The Lost Art of Reading

The world has changed a lot.

This isn’t much of a surprise to any of us, but to think about just what the world was like just 100 years ago and today is like night and day.

We have gone from horses to cars to airplanes to space travel.

Phones turned into cell phones and now smartphones.

Business has gone global with China, almost non-existent just 40 years ago thanks to communism, taking center stage in the 21st century.

Letters were replaced with emails and now FB has made emails somewhat of a so-last-decade sort of thing.

We had two world wars, a cold war and now the makings of a currency war.

Books, then radio, then TV, video, DVD and now Bluray and 40″ high definition TVs being commonplace.

Yes, a lot has changed.

But not all change is good.

Today we’re more interconnected than ever before and yet so distance with our friends and family.

Family dinners aren’t as sacred as they once were.

I find myself constantly scratching my head as to why people aren’t getting happier in spite of our incredible technological advancement.

Life is easier, and yet it seems harder.

So many more opportunities and yet people are struggling…

I grew up with TV.

I loved it.

I could never understand why my father would sit in his chair night after night and read a book when the TV and videotapes were there.

But when I ran into trouble a few years back, I turned to books because I didn’t know where else to look.

I did it out of desperation.

I started with authors such as Robert Kiyosaki, Keith Cunningham and Steven Covey.

These authors introduced me to others.

Today I am shocked when I look through my library — hundreds of books and 100+ ebooks, over 200 audio programs and tens of DVD trainings.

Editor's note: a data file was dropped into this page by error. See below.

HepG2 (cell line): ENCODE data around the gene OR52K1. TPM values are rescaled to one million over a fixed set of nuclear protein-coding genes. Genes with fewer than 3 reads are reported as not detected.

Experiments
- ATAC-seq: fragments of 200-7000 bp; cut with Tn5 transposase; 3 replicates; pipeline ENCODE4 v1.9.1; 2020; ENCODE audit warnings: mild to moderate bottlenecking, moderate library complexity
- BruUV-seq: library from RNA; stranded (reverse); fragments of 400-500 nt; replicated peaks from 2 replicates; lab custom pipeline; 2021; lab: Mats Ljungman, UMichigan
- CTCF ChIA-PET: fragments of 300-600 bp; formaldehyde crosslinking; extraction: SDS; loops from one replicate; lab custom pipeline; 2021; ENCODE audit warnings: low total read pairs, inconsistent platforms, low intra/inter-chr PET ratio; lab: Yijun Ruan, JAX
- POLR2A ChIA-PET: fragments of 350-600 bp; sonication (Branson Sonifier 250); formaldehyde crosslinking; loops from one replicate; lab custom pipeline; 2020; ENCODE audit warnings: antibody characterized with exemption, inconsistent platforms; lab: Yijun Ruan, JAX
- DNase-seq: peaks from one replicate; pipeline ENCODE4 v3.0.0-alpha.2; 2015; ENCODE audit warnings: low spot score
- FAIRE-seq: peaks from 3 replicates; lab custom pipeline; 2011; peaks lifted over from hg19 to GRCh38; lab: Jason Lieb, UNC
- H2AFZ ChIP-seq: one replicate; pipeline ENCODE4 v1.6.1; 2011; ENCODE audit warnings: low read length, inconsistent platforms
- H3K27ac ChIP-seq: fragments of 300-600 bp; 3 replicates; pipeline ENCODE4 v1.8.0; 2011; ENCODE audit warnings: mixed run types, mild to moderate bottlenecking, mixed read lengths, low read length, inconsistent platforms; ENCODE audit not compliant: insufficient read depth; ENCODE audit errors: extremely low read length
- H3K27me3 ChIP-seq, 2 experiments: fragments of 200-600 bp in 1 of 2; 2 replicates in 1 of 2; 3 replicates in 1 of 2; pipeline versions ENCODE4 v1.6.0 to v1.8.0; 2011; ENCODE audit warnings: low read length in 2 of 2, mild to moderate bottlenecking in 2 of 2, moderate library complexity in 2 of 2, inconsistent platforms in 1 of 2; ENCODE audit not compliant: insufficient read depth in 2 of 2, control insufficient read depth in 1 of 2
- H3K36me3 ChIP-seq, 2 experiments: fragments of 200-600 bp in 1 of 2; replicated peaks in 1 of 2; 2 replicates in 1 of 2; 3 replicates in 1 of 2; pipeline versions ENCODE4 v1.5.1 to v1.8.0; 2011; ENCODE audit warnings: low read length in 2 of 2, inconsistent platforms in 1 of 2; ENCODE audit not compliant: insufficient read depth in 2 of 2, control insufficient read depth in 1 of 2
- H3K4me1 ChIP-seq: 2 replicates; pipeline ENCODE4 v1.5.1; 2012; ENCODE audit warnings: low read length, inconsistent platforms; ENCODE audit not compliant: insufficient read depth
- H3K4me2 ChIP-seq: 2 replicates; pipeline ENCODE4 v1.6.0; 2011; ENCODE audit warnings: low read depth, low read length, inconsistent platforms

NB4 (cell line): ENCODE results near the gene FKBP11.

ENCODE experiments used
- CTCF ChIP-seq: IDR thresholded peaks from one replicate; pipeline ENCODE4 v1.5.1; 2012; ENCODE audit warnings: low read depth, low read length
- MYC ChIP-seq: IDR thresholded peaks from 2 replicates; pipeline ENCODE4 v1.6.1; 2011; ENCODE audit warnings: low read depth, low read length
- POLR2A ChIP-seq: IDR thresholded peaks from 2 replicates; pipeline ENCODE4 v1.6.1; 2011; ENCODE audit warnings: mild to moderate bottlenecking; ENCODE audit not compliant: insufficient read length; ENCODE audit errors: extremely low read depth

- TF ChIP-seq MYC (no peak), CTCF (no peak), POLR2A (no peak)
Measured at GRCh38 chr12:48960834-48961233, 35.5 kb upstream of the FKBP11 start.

They cost a small fortune, but they’ve been the best investment of my life.

And one day I’ll be able to pass them to my son. (many of them become more valuable with time)

I think it’s fair to say I taught myself to like reading.

I just wonder why twelve years of school, four years of college and all the teachers I had failed to do this.

I know you can’t make anyone like anything…but having read the books I’ve read, now I realize it depends on what books you read.

For every great book, there are so many that just bomb.

Today, books have got stiff competition and they’re losing out to video games, texting, violent sports, gossip magazines and silly video clips.

Nothing beats a good book. Emphasis on good.

It’s so easy to make a mistake, but here are some novels I would consider dang good.

  1. Atlas Shrugged by Ayn Rand
  2. Animal Farm by George Orwell
  3. Jurassic Park by Michael Crichton
  4. Master of the Game by Sidney Sheldon
  5. If Tomorrow Comes by Sidney Sheldon
  6. The Vanished Man by Jeffrey Deaver
  7. The Murder of Roger Ackroyd by Agatha Christie
  8. Peril at End’s House by Agatha Christie
  9. Shogun by James Clavell
  10. The Power of One by Bryce Courtenay
  11. Daemon by Daniel Suarez
  12. Alex by Pierre Lemaitre
  13. Life’s Golden Ticket by Brendon Burchard
  14. The Martian by Andy Weir
  15. Influx by Daniel Suarez

For those who are looking for answers to improve their life or business, I suggest you start with one of these. I assure you the ideas contained within them won’t simply help you improve your bottom line, but your inner you.

  1. Cashflow Quadrant by Robert Kiyosaki
  2. Awaken the Giant Within by Tony Robbins
  3. The 7 Habits of Highly Effective People by Steven Covey
  4. The Success Principles by Jack Canfield
  5. He Can Who Thinks He Can By Orison Swett Marden
  6. Conversations With Millionaires by Jason Oman and Mike Litman
  7. How to Win Friends and Influence People by Dale Carnegie

I never thought I’d find myself itching to get into a new book, but I’ve gotten older…and hopefully wiser.

These days I’d be hard pressed to think of anything more enjoyable than just sitting down, reading a good book and thinking.

Like father, like son.

Reading is a skill, one that can unlock more information than anything else.

The answers to everything you want to know are out there.

It’s up to us to go search for them.

It is my sincere wish you will.

Adrian Shepherd

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